Philosophy of Church Government

 

 

Church government has been the source of much debate in recent years.  There are four (perhaps five) primary views on church government which revolve around two (or three) primary questions.  Of course, a substantial part of this discussion comes back to the principles of hermeneutics and whether relevant passages of Scripture are interpreted accurately and consistently.

 

The two primary questions are 1) "Should there be a plurality of church leaders?" and 2) "Should the congregation be involved in the decision-making process of the church?"  Depending on the answer to these questions, you will arrive at one of the following forms of government: the Episcopalian model, the Presbyterian model, the Single Elder-led Congregational model, or the Plural Elder-led Congregational model.  A possible third question to ask is "What is the relationship between the congregation (as a priesthood of believers) and the church officers (as the spiritual leaders of the church)?"  In other words, does God reveal His will through the church leaders or the congregation?  If the view is taken that God reveals His will through the congregation, then one might arrive at an entirely democratic form of Congregationalism (where the church leaders are no more than "facilitators").

 

Scripture does answer each of these three questions.  We need to examine all the passages carefully, because Scripture says more on this subject than many Christians realize.  First, Acts 15:4 and 20:17 clearly mention "church" (singular) and "elders" (plural).  Other passages (such as I Cor. 16:1 and I Thess. 2:14) refer to "churches" (plural), but these are references to churches in a region (Galatia and Judea). Scripture always refers to a single church in one city (Jerusalem in Acts 15:4 and Ephesus in Acts 20:17).  This means that the reference to "elders in every city" (Titus 1:5) is an implication of a plurality of leaders for every church.  The same implication would be true for Philippians 1:1.

 

Some Christians attempt to minimize the reference to a plurality of elders in Scripture by arguing that this should be viewed as a leader for every house church. It is worth noting that Paul makes much of the singular form of the word "seed" in Gal. 3:16. In fact, this is a significant part of his doctrinal argument in regard to the law in Galatians 3-4.  If we believe that every "jot and tittle" is inspired (and therefore important), then it would be wrong to minimize the plurality of elders.  It is also worth noting that some Baptists attempt to circumvent the argument for elders (believing this to be a Presbyterian office) by referring to "elders" as the "pastors" of the house churches.  But the Baptists actually back themselves into a corner through this argument.  If the mention of elders was really intended to be pastors of various house churches, then the Presbyterians (in light of the Jerusalem council in Acts 15) would have a substantial claim against the autonomy of the local church and for denominationalism.  It is better to accept the singular and plural forms of the various words exactly as they are found in Scripture.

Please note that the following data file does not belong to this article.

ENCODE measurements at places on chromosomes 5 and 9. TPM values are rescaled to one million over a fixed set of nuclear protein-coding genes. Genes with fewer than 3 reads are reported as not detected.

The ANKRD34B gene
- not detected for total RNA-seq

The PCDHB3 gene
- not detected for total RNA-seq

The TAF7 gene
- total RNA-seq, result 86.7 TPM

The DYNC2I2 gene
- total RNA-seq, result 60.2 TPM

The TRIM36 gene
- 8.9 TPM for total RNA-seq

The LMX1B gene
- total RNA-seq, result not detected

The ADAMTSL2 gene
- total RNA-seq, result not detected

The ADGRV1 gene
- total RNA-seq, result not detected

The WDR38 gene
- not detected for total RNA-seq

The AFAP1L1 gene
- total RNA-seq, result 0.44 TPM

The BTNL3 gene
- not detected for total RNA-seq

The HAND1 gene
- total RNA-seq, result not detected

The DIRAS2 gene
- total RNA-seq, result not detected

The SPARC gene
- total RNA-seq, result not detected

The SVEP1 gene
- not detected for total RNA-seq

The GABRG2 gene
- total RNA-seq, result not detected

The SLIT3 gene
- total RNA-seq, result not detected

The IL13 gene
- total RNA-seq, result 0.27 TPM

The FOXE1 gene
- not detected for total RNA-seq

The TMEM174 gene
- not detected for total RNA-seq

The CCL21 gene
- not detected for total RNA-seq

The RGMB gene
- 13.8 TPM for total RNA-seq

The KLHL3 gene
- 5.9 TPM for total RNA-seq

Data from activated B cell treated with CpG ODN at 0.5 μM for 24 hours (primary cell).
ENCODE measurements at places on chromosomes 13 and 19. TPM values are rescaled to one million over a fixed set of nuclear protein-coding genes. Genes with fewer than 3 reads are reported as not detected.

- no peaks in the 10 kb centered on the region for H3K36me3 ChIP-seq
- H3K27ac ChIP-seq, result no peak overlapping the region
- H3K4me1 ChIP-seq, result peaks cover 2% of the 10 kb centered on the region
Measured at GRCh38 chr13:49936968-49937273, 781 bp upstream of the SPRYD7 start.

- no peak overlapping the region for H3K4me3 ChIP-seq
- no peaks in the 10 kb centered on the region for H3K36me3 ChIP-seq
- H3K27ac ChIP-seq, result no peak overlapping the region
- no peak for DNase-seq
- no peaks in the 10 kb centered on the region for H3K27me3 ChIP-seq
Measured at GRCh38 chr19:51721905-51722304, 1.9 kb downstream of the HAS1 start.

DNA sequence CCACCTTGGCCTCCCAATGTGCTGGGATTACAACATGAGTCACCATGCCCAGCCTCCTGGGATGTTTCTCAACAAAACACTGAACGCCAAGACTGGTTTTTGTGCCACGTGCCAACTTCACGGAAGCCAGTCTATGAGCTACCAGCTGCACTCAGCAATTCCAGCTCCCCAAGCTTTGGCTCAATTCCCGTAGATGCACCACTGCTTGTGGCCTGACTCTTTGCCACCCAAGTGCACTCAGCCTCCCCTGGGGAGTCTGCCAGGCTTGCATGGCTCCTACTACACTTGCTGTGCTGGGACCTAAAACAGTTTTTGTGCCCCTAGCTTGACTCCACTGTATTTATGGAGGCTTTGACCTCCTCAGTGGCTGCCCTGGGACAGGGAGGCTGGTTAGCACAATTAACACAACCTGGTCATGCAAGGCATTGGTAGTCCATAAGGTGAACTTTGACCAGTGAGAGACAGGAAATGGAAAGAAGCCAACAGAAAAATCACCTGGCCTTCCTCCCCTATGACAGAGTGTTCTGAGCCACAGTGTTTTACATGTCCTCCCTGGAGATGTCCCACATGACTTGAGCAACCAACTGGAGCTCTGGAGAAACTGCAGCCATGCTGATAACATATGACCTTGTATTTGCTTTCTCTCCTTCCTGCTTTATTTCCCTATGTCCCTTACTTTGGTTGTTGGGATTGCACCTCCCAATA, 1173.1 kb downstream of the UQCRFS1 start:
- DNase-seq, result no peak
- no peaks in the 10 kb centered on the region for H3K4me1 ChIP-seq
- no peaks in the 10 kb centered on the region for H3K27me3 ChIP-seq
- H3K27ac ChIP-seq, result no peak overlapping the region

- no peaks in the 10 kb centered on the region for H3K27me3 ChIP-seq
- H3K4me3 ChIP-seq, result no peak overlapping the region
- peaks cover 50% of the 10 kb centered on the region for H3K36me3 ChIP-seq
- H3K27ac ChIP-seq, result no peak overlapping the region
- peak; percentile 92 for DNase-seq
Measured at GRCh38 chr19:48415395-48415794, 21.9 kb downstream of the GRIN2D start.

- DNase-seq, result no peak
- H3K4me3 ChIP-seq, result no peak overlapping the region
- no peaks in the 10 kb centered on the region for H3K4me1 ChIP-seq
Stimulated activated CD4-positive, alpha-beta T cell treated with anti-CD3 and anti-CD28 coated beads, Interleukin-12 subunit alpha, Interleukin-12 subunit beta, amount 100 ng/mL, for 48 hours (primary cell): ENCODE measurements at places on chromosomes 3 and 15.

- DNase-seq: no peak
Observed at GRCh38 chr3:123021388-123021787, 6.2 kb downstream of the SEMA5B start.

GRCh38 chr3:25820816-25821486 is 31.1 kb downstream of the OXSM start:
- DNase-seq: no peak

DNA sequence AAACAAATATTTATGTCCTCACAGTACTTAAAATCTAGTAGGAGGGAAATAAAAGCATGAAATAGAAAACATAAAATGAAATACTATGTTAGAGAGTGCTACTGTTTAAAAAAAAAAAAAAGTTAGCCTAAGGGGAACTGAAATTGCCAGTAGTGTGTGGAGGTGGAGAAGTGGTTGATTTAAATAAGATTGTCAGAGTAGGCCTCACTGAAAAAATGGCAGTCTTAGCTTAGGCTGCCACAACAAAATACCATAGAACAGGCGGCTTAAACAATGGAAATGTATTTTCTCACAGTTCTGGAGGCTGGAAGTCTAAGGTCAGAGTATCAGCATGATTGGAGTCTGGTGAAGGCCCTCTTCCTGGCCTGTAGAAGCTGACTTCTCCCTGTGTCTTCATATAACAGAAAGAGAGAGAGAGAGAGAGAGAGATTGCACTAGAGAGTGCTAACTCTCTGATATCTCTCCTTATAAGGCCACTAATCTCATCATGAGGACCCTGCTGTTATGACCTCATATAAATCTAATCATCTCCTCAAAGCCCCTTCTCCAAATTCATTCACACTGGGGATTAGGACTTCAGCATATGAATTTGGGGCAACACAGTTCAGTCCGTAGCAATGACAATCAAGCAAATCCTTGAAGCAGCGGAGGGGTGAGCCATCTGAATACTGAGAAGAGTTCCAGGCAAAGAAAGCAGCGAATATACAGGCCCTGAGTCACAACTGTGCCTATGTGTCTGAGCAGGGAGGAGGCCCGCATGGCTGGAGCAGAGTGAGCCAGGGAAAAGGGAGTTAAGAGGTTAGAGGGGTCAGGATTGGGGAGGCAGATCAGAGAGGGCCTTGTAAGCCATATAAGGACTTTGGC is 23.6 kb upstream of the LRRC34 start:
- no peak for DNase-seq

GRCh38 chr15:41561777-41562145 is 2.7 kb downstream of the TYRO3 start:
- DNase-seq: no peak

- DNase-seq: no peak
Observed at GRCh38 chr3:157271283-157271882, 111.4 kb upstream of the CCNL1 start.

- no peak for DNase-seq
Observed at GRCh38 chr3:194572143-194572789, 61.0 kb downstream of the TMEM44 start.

Second, Scripture clearly indicates that the role of the pastor (or elders) is far greater than that of a "facilitator."  The use of the following verbs (under inspiration) explains God's intent for the role of church leadership.  The pastor/elder is to "oversee" (I Peter 5:2), to "rule" (I Timothy 5:17), to "shepherd" (Acts 20:28 and I Peter 5:2), and to "lead" (I Thess. 5:12 and Hebrews 13:7, 17, 24).

 

Third, the issue of congregational involvement in the decision-making process is perhaps the most difficult question to answer from Scripture.  The clearest reference concerns the topic of church discipline.  Both Matthew 18:17 and II Cor. 2:6 indicate congregational involvement in such a decision.  Some people argue that the congregation was involved in the settling of the doctrinal dispute in Acts 15.  But the mention of the church in verse 22 seems to be referring to the sending of Judas and Silas to Antioch rather than referring to settling the doctrinal issue.  Some people also argue that congregational authority is implied in Paul's reporting to the church in Acts 14:27.  But there was no mention of the congregation's involvement when Paul and Barnabas were commissioned and sent out.  Finally, some people argue that the congregation was involved in the selection of church officers (Acts 6:3, and perhaps even Acts 14:23).  But both Acts 6:3 and Titus 1:5 (and perhaps Acts 14:23 as well) indicate the action of church leaders "appointing" other church leaders.  In light of these points, it would probably be best to understand "congregational polity" as the congregation making the major decisions, and the elders administrating the every day decisions. Church leaders should heed the admonition of I Peter 5:3, and the congregation should heed the admonition of Hebrews 13:17.

 

It would seem then, that the Plural Elder-led Congregational model is the closest to what is practiced by the early church in the New Testament.